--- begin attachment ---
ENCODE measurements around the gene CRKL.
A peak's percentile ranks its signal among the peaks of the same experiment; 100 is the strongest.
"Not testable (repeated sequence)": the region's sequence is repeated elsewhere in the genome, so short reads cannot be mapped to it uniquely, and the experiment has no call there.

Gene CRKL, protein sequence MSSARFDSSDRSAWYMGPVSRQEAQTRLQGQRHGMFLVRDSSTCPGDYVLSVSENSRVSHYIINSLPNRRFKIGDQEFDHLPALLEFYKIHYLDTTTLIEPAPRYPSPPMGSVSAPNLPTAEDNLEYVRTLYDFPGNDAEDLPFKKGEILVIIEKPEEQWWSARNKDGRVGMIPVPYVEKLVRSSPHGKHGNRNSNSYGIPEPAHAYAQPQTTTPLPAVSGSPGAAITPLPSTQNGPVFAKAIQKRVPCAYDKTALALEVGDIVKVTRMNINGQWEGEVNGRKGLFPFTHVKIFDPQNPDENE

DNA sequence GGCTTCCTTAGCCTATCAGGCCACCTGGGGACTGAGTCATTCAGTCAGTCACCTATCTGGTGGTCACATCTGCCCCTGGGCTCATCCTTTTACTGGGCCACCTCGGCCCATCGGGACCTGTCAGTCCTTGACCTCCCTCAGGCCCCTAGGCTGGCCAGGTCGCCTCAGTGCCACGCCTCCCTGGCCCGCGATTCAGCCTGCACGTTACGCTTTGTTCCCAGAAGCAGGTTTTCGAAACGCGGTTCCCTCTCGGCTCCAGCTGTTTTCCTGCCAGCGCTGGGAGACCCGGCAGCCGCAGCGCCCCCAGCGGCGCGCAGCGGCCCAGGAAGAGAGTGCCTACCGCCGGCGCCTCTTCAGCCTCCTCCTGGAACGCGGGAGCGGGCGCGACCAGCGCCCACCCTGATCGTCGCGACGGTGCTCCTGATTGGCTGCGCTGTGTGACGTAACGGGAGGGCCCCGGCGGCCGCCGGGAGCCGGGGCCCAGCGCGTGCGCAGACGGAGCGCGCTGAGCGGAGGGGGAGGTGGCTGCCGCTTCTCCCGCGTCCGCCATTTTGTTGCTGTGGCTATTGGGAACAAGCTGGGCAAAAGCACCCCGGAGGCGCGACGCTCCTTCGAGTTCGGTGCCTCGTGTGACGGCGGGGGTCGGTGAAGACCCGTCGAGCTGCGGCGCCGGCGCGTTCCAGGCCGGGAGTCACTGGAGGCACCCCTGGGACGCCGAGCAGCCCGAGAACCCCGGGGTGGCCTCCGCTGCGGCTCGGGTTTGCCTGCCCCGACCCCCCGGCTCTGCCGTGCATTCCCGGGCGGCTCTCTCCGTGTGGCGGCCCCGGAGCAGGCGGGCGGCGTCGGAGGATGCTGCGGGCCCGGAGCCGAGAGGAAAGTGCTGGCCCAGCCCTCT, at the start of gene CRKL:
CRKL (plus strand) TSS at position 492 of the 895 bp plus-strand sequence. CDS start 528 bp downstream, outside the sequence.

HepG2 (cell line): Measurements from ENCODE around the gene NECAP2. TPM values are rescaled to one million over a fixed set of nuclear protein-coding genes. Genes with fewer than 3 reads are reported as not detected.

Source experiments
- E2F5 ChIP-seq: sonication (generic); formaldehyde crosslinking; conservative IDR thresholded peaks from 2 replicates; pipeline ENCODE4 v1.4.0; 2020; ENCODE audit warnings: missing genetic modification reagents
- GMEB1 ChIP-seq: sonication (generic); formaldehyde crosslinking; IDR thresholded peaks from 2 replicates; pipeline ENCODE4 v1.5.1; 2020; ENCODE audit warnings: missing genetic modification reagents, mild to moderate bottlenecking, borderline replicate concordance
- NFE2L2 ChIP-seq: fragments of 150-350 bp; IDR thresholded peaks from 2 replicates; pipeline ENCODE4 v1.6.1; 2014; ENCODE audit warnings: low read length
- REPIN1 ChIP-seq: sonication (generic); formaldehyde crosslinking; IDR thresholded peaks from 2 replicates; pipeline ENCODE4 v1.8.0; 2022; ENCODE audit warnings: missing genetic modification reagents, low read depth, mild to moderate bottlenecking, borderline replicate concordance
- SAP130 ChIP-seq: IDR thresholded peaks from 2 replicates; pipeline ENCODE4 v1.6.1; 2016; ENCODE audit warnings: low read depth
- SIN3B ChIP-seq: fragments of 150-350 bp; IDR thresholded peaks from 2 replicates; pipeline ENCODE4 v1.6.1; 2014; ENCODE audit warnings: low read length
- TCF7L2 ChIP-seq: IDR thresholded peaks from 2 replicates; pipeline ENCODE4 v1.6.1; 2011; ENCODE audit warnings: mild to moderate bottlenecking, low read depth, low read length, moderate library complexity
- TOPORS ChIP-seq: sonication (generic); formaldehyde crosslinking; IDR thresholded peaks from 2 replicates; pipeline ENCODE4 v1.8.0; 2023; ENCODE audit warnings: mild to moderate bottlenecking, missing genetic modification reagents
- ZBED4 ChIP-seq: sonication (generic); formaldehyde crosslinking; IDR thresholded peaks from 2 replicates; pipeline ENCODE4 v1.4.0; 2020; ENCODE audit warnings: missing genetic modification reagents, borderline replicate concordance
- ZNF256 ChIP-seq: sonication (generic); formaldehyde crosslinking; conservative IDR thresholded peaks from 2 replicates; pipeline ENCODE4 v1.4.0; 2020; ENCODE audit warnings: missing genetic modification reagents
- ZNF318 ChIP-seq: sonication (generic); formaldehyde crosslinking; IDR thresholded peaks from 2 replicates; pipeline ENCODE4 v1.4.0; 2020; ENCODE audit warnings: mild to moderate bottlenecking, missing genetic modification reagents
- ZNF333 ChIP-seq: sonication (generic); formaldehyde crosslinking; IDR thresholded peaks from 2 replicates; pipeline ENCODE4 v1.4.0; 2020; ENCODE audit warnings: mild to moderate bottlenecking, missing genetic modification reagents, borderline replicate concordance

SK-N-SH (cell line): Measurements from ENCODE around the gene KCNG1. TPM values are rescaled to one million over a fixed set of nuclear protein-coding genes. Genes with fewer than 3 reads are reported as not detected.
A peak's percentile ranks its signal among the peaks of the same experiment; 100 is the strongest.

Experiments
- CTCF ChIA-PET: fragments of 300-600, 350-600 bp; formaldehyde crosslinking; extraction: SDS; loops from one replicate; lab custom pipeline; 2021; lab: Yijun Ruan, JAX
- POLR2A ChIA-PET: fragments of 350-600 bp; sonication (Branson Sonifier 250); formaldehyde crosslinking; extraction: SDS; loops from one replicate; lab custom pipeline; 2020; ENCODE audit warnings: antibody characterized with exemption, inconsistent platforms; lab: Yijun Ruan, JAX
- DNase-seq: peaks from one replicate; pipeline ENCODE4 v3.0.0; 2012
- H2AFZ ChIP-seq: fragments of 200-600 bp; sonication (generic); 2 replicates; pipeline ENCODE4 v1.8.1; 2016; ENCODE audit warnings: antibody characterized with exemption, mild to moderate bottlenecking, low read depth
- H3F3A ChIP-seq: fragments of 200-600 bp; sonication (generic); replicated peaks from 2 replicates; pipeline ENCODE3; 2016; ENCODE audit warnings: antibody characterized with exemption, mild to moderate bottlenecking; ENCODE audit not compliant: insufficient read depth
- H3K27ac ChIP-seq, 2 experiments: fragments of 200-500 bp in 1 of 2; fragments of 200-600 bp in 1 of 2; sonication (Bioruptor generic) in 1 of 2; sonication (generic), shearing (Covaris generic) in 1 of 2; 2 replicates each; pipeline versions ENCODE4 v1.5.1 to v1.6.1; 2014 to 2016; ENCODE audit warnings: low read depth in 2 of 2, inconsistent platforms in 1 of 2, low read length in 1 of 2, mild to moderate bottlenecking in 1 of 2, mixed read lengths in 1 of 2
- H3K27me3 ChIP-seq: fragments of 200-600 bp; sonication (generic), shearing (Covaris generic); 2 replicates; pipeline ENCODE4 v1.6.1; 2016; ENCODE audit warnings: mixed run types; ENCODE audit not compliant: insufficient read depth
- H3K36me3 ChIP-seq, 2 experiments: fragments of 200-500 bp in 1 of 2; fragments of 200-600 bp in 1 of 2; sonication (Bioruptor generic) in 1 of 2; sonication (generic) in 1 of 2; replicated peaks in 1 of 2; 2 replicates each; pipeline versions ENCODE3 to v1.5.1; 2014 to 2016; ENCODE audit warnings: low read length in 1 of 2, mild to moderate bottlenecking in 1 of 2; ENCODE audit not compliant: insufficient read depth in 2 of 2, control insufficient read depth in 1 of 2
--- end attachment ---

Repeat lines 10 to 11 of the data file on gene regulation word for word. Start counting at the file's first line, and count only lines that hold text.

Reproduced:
- GMEB1 ChIP-seq: sonication (generic); formaldehyde crosslinking; IDR thresholded peaks from 2 replicates; pipeline ENCODE4 v1.5.1; 2020; ENCODE audit warnings: missing genetic modification reagents, mild to moderate bottlenecking, borderline replicate concordance
- NFE2L2 ChIP-seq: fragments of 150-350 bp; IDR thresholded peaks from 2 replicates; pipeline ENCODE4 v1.6.1; 2014; ENCODE audit warnings: low read length